Last month, The New York Times Magazine had a big piece on the price of online journalism… or at least content of some kind. I only dug into it this weekend.
It was a big piece riddled with stories of a handful of struggling entrepreneurs and a few buzz-y sites that haven’t prospered, but three paragraphs interested me most.
Let me share them below.
From the final page:
There is, of course, nothing wrong with giving readers what they secretly want every once in a while. The problem arises when you start producing articles solely for the id of the search engines, because some clicks are more valuable than others. This is the conclusion, at least, of Gawker Media’s Nick Denton, one of the first to pay writers according to their page views and now a high-profile skeptic of the practice. Denton built his company on the labor of freelance bloggers, but in the last year, he has moved to hiring them as full-time employees, with set salaries and bonuses tied to “unique visitors” — a metric that he says measures the writer’s ability to bring new readers into the fold. No sentimentalist, Denton says he changed the formula because he found that page-view incentives encouraged writers to deliver worthless rehashes rather than reporting and tabloid-style scoops — in other words, journalism.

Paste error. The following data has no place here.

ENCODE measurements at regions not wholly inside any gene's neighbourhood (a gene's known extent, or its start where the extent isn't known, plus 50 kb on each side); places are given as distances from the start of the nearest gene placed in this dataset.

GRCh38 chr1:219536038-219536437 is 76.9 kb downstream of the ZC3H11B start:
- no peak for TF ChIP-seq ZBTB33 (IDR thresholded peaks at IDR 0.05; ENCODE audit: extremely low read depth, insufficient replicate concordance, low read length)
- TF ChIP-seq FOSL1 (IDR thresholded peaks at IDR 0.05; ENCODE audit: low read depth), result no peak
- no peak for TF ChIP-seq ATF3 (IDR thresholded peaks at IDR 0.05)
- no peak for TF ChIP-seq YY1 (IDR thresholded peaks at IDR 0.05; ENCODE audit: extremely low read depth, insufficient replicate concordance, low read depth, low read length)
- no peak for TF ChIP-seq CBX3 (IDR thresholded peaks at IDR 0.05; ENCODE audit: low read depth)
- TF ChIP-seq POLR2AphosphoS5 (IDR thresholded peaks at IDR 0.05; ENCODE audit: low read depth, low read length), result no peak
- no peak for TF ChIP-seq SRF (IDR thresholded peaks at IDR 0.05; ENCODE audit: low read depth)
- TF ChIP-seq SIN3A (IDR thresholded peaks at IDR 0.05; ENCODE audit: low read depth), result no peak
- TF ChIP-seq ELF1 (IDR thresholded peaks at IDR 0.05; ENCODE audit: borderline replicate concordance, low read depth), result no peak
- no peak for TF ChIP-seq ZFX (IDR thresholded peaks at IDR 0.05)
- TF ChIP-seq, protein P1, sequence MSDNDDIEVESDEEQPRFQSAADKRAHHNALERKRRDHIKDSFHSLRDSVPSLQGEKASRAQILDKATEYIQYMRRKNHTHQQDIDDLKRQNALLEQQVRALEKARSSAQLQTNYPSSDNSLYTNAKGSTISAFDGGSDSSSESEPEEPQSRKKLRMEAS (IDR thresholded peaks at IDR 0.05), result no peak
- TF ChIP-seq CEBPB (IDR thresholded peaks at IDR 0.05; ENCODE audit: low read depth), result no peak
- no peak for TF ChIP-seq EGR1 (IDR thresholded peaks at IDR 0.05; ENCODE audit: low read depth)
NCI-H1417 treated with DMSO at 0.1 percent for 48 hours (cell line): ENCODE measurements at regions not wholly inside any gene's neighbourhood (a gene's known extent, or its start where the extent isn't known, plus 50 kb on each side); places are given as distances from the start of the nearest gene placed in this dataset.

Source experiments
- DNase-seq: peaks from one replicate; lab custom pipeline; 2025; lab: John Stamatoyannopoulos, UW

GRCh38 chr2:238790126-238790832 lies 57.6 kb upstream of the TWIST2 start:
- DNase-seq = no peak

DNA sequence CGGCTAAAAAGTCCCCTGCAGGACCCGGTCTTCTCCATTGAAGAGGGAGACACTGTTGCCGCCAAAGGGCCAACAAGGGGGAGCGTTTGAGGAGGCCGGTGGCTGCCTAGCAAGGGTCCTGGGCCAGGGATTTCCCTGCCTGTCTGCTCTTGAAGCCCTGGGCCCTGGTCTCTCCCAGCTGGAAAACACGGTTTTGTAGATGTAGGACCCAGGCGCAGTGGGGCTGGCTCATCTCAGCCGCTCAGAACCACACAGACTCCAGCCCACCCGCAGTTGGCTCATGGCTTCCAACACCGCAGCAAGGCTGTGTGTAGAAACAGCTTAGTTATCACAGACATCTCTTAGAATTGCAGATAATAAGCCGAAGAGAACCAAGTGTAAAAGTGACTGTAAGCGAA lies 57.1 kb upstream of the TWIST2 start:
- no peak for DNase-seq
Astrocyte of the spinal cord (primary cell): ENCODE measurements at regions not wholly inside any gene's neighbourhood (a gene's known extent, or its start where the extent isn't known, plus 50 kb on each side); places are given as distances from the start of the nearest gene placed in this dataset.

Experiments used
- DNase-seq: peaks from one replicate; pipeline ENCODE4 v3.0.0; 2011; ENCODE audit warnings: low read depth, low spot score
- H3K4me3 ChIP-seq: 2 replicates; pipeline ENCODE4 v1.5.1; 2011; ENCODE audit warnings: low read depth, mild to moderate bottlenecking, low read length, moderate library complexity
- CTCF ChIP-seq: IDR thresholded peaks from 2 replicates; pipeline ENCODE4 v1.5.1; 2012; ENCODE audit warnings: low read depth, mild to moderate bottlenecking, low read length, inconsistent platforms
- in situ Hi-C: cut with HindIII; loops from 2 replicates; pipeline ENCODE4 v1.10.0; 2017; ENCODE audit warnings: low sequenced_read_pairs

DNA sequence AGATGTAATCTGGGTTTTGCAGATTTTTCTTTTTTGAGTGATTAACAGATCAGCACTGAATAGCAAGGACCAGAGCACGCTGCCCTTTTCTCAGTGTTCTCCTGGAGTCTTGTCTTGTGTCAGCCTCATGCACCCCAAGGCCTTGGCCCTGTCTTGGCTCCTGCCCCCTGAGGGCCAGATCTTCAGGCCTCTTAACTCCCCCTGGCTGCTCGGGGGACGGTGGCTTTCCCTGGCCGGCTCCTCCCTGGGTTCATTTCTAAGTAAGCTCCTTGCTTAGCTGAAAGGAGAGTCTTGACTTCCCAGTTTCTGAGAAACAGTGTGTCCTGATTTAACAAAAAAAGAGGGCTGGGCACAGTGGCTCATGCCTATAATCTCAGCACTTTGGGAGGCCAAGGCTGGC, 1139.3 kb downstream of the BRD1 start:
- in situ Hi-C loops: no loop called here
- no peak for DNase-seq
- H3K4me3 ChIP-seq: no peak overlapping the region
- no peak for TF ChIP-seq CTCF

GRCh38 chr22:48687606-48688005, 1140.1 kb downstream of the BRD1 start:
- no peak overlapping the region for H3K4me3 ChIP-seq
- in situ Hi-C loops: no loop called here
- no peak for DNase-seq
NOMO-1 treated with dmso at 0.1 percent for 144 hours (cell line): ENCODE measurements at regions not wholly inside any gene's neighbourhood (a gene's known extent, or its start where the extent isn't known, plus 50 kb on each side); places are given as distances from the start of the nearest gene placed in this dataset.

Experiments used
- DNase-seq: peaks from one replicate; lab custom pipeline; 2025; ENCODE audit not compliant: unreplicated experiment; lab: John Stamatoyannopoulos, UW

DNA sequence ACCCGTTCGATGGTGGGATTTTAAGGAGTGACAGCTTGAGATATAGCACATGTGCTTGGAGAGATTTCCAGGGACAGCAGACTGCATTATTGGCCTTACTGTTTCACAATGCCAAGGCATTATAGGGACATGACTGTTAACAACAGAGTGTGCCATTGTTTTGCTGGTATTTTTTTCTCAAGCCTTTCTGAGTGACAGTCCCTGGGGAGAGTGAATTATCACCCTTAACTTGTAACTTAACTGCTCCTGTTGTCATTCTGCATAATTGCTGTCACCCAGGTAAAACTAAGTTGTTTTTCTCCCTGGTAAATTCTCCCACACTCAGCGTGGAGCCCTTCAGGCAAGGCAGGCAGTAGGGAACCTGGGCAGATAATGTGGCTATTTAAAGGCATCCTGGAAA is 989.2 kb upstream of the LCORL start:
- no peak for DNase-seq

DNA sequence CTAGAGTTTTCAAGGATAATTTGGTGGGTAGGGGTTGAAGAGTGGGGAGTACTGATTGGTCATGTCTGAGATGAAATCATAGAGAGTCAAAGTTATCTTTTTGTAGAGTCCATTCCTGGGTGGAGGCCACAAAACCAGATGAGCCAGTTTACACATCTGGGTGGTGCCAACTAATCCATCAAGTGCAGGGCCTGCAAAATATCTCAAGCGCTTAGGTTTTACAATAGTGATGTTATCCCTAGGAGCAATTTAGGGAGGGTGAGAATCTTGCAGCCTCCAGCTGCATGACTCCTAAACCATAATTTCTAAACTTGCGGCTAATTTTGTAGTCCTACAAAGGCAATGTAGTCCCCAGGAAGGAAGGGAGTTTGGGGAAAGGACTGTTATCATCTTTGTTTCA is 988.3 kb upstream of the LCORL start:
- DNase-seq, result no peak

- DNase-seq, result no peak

“When we look at the numbers, it’s increasingly evident that the traditional blog post has become a complete commodity,” Denton says. When dueling algorithms compete to answer every human query, it turns out there’s value in telling people things they weren’t aware they didn’t know. To wit: Denton’s technology site Gizmodo recently bought a secret prototype iPhone that an Apple programmer lost in a bar and produced a post featuring pictures and the phone’s specs. Over two weeks, that item racked up nearly 10 million page views, an estimated 4.4 million of them from newcomers, bringing the site an enormous amount of attention (not the least of it from Apple’s lawyers and the police). Denton says his hope is that all the publicity attached to breaking big stories will translate into reader loyalty, brand equity and more lucrative advertising deals.
If that is the model of the future, then the new world could end up looking a lot like the old one, albeit with smaller newsrooms and new players. Politico replaces the Washington correspondent, TMZ is the gossip page and you can get coverage of your baseball team directly from MLB.com, which employs professional sportswriters. In cities like San Diego, New York and Washington, online start-ups are taking on metro news coverage, hoping to tap local ad markets. All of these publications have been hiring real, full-time employees — as have nontraditional providers like Yahoo, which is constructing a new political news site. Over the last few months, there has been a palpable uptick in both advertising and the journalism job market. The iPad, and its applications that restore magazines and newspapers to something like their traditional format, was greeted within the industry like the sight of a ship from a deserted island. [Source]
That everything was broken after the newspaper bubble burst, and now the pieces are coming together in other ways and may find themselves consolidating again in a leaner, more web-centric way is something I feel very strongly about.